OpenJurist

80 US 188 Wells v. McGregor

80 U.S. 188

20 L.Ed. 538

13 Wall. 188

WELLS
v.
McGREGOR.

December Term, 1871

MOTION, by Mr. Robert Leech, to dismiss a writ of error to the Supreme Court of Montana; the case being thus:

The 22d section of the Judiciary Act of 1789,1 gives writs of error to Circuit Courts of the United States from this court in cases of 'final judgment,' in certain cases specified.

The 1st section of the act of September 29th, 1789, entitled 'An act to regulate process in the courts of the United States,'2 provides that 'all writs and processes issuing from a Supreme or Circuit Court shall bear the teste of the Chief Justice of the Supreme Court.'

The 9th section of the act of Congress organizing the Territory of Montana, approved May 26th, 1864,3 provides that 'writs of error and appeals from the final decisions of the Supreme Court of said Territory, shall be allowed, and may be taken to the Supreme Court of the United States, in the same manner, and under the same regulations, as from the Circuit Courts of the United States.'

The present writ of error, as the record showed, was brought to revise the decision of the Supreme Court of the Territory of Montana affirming an order of the District Court of the Third Judicial District of the Territory, by which a motion to set aside a sheriff's return to an execution was allowed, and an alias execution awarded. The writ bore the teste of the clerk of the Supreme Court of the Territory of Montana.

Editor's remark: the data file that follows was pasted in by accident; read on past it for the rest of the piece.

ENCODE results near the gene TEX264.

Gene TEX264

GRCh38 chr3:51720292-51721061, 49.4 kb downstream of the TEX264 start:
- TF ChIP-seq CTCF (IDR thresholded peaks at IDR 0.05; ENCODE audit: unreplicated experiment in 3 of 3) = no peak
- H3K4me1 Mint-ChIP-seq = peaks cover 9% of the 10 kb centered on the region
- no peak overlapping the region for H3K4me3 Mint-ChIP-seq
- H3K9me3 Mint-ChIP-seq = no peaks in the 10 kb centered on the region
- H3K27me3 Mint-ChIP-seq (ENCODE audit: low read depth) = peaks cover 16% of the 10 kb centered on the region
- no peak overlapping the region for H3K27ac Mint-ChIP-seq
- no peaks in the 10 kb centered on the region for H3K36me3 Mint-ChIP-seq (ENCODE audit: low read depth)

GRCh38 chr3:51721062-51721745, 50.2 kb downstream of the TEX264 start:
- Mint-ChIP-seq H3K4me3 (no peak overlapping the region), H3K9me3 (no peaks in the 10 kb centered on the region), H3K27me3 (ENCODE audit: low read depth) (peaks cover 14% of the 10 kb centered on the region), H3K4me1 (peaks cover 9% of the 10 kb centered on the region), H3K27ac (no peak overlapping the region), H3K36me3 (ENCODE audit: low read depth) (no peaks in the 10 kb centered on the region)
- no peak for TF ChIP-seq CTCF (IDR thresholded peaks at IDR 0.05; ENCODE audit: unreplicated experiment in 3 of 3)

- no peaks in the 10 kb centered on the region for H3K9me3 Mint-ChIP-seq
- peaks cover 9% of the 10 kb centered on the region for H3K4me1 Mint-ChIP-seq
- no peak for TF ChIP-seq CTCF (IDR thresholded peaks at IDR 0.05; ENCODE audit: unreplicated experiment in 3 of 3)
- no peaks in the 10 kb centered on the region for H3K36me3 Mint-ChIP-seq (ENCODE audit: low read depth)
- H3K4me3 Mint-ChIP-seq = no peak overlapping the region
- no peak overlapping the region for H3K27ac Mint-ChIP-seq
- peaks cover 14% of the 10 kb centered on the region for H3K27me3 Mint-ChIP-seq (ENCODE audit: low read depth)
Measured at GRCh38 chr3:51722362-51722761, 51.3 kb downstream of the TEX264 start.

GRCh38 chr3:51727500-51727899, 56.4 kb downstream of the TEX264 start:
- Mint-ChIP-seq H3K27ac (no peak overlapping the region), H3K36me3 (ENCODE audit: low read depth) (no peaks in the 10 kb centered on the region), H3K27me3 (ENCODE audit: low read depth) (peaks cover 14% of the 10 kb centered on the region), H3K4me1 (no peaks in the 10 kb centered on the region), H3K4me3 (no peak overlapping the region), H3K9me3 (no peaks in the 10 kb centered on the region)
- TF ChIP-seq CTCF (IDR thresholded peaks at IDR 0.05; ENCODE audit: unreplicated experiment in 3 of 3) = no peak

Mr. Leech in support of his motion contended, that only 'final judgments' could come here, and that what was brought here was not one; and that the teste should have been by the Chief Justice of this court.

Mr. F. A. Dick, contra.

The CHIEF JUSTICE:

We have often held that such orders as that which the Supreme Court of the Territory of Montana affirmed, are within the discretion of the inferior court. They are not final judgments, within the meaning of the Judiciary Act of 1789.4 Of course they are not within the meaning of the 9th section of the organic act of the Territory.5 It appears also that the writ of error bears the teste of the clerk of the Supreme Court of the Territory of Montana, and not the teste of the Chief Justice of this court. But the statute makes teste of the Chief Justice indispensable,6 and we have no power to change its requirements.

1

On both grounds, therefore, the writ of error must be

2

DISMISSED.

1

Stat. at Large, 84.

2

Ib. 93.

3

13 Stat. at Large, 88, 89.

4

Cook v. Burnley, 11 Wallace, 676 Phillips's Practice, 66.

5

13 Stat. at Large, 89.

6

1 Stat. at Large, 93.